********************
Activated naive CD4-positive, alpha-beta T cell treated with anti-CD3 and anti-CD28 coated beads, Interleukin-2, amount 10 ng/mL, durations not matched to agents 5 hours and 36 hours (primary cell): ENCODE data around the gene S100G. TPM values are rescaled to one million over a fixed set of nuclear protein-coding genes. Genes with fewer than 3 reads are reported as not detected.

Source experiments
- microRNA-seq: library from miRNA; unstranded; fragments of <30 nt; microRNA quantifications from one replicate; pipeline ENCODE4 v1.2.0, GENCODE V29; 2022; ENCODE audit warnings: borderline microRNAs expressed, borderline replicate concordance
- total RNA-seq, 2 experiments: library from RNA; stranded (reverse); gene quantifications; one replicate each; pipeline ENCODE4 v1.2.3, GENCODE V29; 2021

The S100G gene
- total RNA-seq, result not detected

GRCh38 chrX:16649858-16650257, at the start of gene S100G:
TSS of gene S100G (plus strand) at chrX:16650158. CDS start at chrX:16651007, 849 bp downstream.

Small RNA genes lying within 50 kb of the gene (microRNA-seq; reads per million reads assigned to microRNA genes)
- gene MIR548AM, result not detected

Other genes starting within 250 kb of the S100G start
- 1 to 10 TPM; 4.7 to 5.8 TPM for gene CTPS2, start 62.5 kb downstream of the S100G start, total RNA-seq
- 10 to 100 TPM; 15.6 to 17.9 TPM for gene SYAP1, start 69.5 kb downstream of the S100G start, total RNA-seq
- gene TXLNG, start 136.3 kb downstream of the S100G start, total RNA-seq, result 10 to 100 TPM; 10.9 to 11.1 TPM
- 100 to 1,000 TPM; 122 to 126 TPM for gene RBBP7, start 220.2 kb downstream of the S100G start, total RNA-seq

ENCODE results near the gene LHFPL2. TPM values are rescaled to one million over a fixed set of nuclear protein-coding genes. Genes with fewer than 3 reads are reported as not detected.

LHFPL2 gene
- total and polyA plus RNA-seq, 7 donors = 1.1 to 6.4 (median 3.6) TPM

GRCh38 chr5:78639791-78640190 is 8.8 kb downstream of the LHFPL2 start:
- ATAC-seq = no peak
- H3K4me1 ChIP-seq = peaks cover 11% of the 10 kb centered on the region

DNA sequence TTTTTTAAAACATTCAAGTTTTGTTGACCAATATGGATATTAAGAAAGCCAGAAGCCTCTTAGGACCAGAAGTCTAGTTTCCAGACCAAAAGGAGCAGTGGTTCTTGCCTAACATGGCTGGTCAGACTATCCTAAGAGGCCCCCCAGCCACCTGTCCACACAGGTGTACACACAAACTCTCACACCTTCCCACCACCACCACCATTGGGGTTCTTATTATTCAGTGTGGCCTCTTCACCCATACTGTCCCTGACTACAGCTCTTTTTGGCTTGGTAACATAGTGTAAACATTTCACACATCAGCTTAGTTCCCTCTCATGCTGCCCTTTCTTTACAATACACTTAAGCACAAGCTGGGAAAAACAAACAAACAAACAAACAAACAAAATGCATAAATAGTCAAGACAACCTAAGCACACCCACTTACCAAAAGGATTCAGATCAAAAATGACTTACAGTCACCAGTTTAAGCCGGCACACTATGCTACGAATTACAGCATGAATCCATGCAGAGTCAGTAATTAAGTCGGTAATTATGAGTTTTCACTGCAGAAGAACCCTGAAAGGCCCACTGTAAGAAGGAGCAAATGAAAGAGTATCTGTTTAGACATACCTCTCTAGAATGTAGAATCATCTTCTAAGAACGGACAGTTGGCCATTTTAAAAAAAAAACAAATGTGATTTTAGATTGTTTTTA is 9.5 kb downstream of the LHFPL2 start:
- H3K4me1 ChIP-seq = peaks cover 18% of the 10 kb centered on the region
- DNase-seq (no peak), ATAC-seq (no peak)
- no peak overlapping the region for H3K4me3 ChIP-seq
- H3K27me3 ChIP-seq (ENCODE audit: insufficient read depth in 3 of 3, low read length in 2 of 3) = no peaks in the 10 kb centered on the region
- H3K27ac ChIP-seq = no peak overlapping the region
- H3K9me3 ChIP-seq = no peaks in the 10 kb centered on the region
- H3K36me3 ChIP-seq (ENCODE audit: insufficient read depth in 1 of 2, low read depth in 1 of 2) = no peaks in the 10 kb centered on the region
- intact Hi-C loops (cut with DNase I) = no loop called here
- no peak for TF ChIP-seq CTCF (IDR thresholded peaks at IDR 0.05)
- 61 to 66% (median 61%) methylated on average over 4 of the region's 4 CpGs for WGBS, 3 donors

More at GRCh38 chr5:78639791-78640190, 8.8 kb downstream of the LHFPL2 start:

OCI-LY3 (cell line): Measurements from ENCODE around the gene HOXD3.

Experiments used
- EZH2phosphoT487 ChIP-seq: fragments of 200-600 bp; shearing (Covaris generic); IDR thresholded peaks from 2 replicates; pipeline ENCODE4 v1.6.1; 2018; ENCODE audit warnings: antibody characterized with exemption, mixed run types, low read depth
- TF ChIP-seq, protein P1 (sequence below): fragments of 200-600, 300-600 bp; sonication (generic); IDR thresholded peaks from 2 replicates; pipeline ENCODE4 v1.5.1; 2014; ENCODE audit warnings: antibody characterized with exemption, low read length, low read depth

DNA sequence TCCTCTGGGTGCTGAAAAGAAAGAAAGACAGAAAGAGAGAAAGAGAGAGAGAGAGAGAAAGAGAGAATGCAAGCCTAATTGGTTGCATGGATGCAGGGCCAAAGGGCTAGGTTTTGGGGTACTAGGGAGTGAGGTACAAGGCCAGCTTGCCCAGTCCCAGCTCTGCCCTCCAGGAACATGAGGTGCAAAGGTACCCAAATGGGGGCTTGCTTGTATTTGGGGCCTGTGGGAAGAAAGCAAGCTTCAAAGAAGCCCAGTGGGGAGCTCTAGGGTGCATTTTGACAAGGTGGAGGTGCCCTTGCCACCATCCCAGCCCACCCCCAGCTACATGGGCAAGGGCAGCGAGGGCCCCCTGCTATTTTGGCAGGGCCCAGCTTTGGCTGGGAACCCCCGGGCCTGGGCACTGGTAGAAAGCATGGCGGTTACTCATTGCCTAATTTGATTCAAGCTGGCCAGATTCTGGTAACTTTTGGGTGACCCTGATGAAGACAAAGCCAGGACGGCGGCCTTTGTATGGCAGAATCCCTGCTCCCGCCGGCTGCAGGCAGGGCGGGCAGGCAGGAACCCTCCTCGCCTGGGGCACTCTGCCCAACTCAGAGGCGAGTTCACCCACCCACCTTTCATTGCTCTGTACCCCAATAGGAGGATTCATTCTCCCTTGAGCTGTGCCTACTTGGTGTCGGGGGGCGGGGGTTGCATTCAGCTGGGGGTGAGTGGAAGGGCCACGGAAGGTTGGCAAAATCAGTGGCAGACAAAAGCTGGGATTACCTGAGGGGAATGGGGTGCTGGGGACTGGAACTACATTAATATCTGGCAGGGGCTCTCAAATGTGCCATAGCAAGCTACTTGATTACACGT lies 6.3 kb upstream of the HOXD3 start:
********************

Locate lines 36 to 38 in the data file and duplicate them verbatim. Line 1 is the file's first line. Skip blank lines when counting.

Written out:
- EZH2phosphoT487 ChIP-seq: fragments of 200-600 bp; shearing (Covaris generic); IDR thresholded peaks from 2 replicates; pipeline ENCODE4 v1.6.1; 2018; ENCODE audit warnings: antibody characterized with exemption, mixed run types, low read depth
- TF ChIP-seq, protein P1 (sequence below): fragments of 200-600, 300-600 bp; sonication (generic); IDR thresholded peaks from 2 replicates; pipeline ENCODE4 v1.5.1; 2014; ENCODE audit warnings: antibody characterized with exemption, low read length, low read depth

DNA sequence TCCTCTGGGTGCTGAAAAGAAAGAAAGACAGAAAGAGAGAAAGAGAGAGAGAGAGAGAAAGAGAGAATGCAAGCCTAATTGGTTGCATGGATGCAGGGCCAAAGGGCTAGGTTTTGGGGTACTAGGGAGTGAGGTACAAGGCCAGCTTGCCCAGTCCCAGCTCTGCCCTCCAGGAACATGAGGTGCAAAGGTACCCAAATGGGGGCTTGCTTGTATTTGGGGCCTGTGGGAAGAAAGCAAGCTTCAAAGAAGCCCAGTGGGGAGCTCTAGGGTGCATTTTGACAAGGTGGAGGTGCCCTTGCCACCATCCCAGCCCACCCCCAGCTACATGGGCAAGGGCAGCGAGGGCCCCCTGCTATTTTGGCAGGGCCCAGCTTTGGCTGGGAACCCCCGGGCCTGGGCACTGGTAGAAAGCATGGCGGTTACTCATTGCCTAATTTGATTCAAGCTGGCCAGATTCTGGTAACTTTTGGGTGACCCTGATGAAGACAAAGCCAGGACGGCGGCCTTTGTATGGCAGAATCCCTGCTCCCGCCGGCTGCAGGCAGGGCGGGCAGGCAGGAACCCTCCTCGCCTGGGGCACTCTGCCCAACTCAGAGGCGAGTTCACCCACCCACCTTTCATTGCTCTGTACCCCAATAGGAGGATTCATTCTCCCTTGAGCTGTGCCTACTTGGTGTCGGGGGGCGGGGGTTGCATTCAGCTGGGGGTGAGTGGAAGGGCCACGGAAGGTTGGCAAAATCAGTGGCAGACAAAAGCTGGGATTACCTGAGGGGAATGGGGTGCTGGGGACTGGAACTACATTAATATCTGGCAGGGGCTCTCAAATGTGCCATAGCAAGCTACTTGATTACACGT lies 6.3 kb upstream of the HOXD3 start: